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J Mol Biol. 2000 Dec 15;304(5):861-71.

Crystal structure of the oligomerization domain of NSP4 from rotavirus reveals a core metal-binding site.

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Department of Molecular Biology, Lewis Thomas Laboratories, Princeton University, Princeton, NJ 08544, USA.


During the maturation of rotaviral particles, non-structural protein 4 (NSP4) plays a critical role in the translocation of the immature capsid into the lumen of the endoplasmic reticulum. Full-length NSP4 and a 22 amino acid peptide (NSP4(114-135)) derived from this protein have been shown to induce diarrhea in young mice in an age-dependent manner, and may therefore be the agent responsible for rotavirally-induced symptoms. We have determined the crystal structure of the oligomerization domain of NSP4 which spans residues 95 to 137 (NSP4(95-137)). NSP4(95-137) self-associates into a parallel, tetrameric coiled-coil, with the hydrophobic core interrupted by three polar layers occupying a and d-heptad positions. Side-chains from two consecutive polar layers, consisting of four Gln123 and two of the four Glu120 residues, coordinate a divalent cation. Two independent structures built from MAD-phased data indicated the presence of a strontium and calcium ion bound at this site, respectively. This metal-binding site appears to play an important role in stabilizing the homo-tetramer, which has implications for the engagement of NSP4 as an enterotoxin.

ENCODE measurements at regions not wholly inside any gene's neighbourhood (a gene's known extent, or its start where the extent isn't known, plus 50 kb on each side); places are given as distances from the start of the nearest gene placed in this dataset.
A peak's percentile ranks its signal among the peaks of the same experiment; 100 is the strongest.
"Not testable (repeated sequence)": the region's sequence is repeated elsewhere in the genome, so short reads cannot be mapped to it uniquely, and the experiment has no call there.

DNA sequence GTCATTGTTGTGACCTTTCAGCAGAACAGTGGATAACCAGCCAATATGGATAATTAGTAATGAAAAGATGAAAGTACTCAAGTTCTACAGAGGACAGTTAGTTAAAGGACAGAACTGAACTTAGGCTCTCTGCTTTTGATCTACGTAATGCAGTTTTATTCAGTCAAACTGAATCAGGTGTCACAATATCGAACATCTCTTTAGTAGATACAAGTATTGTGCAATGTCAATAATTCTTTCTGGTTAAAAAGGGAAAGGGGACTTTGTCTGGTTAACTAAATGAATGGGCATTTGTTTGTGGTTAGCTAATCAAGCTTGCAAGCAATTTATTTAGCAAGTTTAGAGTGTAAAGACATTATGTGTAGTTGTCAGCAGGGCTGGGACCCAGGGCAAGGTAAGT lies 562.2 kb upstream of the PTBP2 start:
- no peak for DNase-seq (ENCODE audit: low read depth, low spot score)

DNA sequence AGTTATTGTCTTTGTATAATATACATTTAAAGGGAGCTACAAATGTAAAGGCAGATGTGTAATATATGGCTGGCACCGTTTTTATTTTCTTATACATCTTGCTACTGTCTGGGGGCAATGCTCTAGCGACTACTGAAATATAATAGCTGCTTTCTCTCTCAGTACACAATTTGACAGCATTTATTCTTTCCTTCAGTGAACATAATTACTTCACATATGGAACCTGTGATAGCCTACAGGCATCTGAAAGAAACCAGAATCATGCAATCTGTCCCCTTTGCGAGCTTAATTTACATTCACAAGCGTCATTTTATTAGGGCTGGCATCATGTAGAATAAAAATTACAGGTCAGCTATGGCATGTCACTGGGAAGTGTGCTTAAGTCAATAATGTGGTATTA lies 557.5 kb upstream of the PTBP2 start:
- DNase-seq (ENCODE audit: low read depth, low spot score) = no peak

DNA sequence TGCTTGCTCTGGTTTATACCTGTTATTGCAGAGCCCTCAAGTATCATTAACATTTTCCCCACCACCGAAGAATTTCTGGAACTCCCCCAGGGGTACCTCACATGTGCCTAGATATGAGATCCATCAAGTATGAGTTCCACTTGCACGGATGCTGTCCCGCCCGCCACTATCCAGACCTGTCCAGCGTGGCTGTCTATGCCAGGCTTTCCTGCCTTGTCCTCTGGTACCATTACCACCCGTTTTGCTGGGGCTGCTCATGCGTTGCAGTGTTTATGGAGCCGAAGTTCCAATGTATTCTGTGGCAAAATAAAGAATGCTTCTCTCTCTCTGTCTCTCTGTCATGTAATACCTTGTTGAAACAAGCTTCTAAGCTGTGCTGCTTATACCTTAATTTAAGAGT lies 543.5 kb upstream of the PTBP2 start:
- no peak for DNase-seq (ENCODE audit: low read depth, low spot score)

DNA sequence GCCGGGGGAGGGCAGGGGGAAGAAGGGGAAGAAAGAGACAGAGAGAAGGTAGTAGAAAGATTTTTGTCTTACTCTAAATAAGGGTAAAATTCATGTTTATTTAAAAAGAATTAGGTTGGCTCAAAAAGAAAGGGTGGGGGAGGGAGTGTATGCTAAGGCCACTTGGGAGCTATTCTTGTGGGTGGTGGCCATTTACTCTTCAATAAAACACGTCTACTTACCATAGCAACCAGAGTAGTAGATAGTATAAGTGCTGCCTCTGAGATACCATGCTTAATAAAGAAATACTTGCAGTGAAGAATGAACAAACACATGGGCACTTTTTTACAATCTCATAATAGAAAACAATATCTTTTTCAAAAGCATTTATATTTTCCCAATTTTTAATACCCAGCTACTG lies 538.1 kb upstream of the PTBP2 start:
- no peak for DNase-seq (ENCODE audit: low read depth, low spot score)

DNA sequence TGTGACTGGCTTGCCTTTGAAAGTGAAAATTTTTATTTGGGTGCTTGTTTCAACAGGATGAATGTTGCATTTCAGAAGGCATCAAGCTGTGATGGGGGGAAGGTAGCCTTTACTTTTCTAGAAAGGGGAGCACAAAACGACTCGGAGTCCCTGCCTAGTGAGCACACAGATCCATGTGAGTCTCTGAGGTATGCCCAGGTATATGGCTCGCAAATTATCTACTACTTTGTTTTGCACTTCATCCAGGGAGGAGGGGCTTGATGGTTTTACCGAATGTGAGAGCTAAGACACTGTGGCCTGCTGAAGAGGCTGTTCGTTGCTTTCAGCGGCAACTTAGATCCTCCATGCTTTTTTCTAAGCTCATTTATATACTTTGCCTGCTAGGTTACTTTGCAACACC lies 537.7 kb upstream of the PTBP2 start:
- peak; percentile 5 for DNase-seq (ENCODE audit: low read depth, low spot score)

[Indexed for MEDLINE]

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